By Dan Walters
Published: Sunday, Jan. 13, 2013 – 12:00 am | Page 3A
Last Modified: Sunday, Jan. 13, 2013 – 8:26 am
The legislative session that reconvened this month faces no shortage of big issues, but underlying all of them is demographic change that is dramatically altering the face of California.
New data frame the change:
• Recent reports from the U.S. Census Bureau and the state Department of Finance agree that our historically high population growth has dropped to under 1 percent a year, a third of what it was in the 1980s.
• The slowdown stems from a virtual halt to foreign migration, a net outflow to other states and a rapidly decreasing birthrate – factors which, if continued, could see California’s population start to decline in a few years.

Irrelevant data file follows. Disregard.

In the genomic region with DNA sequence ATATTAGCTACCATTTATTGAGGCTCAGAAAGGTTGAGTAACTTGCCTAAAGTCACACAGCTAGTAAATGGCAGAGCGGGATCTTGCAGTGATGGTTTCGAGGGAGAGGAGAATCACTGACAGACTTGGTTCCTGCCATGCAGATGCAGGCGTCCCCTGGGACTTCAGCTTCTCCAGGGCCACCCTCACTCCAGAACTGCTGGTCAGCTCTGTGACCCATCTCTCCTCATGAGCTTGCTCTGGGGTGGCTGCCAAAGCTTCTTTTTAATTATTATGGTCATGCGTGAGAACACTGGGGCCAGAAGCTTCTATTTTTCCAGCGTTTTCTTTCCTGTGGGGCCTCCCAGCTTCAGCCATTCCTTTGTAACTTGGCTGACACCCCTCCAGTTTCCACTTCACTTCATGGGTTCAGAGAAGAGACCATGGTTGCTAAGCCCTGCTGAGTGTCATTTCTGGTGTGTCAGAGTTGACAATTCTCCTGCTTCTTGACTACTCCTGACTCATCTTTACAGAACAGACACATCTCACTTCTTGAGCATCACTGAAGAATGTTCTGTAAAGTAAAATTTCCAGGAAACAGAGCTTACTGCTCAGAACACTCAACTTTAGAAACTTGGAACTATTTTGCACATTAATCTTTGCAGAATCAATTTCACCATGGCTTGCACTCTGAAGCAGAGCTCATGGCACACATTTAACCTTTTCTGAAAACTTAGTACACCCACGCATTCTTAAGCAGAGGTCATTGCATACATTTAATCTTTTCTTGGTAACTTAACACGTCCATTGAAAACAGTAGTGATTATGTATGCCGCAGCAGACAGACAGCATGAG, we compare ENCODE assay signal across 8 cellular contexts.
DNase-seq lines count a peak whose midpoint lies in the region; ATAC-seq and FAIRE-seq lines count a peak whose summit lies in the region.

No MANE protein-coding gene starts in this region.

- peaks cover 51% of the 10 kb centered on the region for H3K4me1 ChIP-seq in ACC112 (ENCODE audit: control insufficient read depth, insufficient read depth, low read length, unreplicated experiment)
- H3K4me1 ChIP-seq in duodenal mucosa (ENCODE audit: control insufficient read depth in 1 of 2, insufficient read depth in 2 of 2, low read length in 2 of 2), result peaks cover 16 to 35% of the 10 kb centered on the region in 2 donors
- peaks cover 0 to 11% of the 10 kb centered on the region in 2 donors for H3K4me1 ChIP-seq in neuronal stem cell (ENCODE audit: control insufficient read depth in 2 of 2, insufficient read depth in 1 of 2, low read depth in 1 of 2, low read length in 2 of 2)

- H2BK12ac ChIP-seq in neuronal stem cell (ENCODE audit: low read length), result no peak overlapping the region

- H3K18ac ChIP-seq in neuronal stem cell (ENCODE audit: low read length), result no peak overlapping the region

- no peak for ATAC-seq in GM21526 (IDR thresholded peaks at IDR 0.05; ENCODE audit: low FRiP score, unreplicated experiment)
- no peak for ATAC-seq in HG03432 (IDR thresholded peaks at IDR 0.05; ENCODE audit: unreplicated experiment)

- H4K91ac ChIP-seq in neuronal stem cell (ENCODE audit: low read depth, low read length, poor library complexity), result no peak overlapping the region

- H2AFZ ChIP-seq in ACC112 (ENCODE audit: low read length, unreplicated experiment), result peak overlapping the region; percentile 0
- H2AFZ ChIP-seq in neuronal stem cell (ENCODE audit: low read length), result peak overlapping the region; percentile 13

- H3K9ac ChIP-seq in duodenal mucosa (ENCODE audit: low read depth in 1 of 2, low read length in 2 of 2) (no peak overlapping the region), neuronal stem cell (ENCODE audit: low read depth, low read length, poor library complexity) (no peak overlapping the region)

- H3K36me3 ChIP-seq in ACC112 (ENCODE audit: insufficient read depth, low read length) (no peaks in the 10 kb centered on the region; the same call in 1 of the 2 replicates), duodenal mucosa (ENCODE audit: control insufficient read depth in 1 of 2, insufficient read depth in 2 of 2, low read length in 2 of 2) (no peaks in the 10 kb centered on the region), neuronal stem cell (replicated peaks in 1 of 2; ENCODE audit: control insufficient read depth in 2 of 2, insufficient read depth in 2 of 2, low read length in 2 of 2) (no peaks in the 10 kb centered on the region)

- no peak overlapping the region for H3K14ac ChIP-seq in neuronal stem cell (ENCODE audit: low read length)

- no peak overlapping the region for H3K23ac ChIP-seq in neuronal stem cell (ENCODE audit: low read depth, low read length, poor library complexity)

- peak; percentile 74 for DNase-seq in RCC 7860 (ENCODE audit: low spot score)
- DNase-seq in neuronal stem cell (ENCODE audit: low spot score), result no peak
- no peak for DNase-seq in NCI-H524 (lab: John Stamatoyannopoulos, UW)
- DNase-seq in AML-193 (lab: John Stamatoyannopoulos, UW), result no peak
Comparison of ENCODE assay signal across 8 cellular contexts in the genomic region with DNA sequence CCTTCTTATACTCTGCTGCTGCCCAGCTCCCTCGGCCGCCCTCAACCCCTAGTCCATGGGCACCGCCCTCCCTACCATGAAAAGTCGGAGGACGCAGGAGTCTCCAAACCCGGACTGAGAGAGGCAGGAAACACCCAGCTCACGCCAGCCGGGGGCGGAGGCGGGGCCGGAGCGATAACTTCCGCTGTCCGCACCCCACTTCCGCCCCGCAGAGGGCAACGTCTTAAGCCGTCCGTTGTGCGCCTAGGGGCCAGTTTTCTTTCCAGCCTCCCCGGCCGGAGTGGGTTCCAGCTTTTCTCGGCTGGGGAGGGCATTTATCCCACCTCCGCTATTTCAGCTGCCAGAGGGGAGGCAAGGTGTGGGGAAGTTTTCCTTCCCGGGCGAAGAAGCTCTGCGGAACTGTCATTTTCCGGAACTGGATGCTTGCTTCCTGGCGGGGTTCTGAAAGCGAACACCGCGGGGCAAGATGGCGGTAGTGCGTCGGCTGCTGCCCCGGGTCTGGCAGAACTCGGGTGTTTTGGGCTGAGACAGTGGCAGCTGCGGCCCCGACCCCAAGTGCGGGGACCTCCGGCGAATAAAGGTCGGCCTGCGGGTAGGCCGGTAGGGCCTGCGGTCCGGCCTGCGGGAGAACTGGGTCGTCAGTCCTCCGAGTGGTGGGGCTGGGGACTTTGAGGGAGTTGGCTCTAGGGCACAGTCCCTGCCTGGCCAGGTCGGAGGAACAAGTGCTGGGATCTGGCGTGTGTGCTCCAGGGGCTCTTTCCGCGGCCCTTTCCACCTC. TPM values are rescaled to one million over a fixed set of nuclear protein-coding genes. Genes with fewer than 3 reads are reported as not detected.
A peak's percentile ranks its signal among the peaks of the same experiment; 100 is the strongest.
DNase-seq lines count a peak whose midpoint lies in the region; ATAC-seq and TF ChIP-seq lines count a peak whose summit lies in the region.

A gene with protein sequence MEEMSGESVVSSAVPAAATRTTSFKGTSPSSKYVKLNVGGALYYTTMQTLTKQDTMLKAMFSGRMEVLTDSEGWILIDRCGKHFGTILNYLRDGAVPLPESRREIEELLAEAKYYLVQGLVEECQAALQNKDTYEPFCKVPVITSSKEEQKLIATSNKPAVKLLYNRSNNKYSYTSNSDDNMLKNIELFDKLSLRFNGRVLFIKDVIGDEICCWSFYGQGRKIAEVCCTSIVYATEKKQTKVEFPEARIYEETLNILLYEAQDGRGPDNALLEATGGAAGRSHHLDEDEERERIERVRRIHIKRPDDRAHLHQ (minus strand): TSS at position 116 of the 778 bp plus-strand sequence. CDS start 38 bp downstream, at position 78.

• A new study by the Lucile Packard Foundation for Children’s Health says that due to the declining migration and birthrates, the number of California children under 10 years old dropped by nearly 200,000 between 2000 and 2010 and is expected to decline by another 100,000 during the current decade.
“These trends are not yet widely recognized, but they should be a wake-up call for policymakers,” said report author Dowell Myers, a USC demographer.
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